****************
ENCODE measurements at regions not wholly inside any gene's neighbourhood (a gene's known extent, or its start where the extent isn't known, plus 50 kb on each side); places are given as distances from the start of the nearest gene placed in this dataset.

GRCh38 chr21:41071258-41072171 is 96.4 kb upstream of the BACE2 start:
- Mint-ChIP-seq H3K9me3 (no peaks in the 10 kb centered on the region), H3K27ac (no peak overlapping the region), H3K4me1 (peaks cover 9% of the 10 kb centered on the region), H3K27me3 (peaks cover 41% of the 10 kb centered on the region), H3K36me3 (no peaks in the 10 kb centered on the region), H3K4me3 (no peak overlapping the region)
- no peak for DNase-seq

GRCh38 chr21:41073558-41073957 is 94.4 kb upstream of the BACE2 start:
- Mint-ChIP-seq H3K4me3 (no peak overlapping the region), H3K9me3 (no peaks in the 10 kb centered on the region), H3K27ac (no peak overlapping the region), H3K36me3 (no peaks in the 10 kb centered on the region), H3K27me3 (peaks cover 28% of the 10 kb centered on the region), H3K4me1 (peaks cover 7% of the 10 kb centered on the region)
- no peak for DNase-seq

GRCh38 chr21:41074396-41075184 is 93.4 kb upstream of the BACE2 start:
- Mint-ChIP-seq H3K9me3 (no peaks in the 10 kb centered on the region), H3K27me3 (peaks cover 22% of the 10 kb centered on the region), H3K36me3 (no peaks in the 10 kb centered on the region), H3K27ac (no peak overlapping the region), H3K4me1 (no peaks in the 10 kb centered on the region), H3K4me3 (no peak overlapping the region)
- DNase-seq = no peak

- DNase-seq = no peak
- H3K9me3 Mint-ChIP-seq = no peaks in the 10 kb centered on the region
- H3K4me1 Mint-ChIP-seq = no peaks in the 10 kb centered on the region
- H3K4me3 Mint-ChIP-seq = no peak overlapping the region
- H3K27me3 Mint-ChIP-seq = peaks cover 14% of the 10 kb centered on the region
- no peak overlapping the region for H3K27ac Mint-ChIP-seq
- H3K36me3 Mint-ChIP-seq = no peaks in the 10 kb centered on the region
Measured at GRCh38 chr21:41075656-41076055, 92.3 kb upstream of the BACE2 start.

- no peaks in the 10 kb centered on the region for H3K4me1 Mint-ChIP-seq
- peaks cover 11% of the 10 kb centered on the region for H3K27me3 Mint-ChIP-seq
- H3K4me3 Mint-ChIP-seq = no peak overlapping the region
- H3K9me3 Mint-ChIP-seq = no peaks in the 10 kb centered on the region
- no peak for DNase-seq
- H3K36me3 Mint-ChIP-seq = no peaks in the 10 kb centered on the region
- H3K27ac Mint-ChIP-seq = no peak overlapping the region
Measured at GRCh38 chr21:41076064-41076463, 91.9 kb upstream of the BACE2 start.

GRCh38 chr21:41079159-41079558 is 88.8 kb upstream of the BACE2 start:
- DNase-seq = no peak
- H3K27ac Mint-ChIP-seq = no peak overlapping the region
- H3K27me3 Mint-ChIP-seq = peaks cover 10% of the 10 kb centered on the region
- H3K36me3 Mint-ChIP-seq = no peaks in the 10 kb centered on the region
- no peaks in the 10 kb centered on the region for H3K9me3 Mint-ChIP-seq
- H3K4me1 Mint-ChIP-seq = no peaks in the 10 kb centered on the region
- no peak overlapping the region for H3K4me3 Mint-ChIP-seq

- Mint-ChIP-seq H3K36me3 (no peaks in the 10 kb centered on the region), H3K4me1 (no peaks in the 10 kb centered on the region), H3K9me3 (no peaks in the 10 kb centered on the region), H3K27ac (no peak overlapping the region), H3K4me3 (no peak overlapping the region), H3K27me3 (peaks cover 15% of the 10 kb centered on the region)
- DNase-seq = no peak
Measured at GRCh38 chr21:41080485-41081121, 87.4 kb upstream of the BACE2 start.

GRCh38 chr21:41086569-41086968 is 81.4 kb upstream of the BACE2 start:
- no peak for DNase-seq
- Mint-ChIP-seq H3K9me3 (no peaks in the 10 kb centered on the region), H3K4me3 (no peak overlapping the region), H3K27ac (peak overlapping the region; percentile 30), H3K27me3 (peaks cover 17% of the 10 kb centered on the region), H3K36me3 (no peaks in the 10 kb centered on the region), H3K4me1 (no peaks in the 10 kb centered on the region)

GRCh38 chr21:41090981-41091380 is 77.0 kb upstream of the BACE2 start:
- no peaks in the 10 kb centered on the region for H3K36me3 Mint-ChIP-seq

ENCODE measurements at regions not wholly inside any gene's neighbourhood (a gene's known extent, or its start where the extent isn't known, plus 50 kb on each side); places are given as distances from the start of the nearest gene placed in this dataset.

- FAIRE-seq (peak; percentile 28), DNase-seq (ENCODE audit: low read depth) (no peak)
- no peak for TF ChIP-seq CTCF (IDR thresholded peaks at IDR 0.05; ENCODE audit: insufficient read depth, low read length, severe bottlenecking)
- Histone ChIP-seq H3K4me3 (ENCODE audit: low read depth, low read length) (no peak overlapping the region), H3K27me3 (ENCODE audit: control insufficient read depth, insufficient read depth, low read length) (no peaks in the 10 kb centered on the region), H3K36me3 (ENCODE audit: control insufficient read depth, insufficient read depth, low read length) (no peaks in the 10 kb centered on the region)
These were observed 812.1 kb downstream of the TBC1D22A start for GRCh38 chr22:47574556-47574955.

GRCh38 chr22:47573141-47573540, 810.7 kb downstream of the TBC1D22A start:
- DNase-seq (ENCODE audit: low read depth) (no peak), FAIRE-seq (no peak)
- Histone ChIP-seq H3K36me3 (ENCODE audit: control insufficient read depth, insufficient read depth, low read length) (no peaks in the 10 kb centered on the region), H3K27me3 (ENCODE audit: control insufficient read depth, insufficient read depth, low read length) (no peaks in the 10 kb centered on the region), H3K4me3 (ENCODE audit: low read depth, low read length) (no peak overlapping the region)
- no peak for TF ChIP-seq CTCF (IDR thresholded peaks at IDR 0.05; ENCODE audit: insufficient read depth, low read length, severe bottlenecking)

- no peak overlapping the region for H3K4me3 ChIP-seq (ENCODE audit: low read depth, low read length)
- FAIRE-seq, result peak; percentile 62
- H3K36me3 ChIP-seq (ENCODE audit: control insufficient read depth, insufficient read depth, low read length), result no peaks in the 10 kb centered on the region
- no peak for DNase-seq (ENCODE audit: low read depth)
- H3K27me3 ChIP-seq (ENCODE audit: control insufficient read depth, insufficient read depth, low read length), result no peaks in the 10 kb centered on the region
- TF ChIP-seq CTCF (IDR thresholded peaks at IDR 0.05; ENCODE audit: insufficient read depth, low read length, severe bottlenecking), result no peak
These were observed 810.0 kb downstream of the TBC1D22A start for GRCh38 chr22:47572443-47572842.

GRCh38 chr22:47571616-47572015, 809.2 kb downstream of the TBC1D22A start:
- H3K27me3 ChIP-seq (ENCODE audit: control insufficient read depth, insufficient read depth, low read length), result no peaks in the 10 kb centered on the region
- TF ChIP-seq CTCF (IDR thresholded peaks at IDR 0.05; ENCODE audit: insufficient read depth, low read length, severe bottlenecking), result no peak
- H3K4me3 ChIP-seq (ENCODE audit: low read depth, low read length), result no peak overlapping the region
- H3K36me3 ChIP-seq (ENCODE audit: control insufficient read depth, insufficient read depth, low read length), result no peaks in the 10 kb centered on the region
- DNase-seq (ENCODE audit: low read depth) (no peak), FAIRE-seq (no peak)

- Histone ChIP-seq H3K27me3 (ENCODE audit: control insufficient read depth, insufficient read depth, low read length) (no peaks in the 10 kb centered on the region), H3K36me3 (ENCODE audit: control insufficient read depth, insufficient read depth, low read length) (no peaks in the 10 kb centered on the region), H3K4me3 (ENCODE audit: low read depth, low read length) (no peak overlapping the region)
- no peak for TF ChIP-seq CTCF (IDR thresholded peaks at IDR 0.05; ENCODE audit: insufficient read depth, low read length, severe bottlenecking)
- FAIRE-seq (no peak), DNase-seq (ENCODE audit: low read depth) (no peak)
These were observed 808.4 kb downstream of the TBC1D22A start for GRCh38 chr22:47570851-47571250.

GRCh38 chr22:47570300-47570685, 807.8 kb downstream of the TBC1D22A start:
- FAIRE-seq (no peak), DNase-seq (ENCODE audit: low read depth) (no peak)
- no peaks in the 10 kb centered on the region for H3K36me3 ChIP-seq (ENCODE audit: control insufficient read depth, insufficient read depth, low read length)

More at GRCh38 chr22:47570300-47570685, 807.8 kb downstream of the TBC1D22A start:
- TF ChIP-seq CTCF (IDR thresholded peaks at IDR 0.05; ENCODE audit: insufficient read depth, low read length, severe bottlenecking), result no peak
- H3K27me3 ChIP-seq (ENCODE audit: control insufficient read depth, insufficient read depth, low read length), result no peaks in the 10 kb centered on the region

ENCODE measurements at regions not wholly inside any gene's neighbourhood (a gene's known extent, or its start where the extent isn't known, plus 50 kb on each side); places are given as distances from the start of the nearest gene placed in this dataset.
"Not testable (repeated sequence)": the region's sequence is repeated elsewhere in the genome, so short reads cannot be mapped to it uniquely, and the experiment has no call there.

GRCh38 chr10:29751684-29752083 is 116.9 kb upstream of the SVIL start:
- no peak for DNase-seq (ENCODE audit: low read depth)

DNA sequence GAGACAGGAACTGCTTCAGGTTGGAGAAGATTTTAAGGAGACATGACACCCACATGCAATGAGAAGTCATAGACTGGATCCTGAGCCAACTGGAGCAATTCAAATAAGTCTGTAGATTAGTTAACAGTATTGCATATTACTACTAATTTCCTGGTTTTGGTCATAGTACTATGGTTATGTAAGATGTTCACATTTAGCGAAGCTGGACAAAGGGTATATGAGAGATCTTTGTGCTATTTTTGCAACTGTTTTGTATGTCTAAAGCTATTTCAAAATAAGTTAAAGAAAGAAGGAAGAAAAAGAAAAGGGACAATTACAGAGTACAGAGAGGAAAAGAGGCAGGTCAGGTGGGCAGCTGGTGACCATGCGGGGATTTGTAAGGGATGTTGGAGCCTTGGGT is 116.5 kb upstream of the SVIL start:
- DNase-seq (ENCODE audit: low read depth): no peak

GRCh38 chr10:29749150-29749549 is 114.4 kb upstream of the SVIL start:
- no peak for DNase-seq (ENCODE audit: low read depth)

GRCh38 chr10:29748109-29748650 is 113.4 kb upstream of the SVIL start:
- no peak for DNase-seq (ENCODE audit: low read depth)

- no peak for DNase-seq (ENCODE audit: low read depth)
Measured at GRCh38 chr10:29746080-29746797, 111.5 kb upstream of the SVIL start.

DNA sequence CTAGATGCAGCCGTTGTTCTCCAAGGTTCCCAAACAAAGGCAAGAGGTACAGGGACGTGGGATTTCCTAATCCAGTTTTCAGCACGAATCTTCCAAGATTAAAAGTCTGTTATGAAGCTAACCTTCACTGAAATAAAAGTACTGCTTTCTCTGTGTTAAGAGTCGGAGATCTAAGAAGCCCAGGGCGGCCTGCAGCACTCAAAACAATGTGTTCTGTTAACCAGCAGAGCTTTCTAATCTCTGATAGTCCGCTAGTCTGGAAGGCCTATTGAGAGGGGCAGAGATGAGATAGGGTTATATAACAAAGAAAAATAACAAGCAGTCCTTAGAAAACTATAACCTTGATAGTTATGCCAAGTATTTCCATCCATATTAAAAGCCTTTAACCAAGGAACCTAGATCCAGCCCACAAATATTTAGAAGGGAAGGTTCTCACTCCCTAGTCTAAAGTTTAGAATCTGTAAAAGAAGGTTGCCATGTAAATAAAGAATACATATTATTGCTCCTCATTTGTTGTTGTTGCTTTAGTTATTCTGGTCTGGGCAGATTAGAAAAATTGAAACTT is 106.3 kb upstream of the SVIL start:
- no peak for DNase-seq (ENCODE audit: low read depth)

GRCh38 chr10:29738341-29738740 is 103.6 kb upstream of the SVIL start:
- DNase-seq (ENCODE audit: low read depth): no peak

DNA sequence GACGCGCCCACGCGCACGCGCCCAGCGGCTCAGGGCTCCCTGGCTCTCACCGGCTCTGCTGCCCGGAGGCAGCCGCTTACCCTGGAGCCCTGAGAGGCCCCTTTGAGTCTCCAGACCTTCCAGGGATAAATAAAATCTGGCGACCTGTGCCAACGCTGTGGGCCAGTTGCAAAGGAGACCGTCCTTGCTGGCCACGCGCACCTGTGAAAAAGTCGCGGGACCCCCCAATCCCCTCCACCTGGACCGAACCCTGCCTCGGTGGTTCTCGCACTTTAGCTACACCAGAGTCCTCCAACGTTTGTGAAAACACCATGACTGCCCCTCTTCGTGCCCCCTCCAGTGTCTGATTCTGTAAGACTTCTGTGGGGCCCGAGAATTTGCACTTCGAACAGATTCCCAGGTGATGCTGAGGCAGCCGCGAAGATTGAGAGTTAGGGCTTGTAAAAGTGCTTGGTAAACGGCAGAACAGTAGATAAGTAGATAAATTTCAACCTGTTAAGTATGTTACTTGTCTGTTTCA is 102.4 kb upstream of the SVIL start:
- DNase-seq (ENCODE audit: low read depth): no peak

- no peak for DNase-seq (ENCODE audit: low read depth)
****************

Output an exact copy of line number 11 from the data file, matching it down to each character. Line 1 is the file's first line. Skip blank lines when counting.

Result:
- DNase-seq = no peak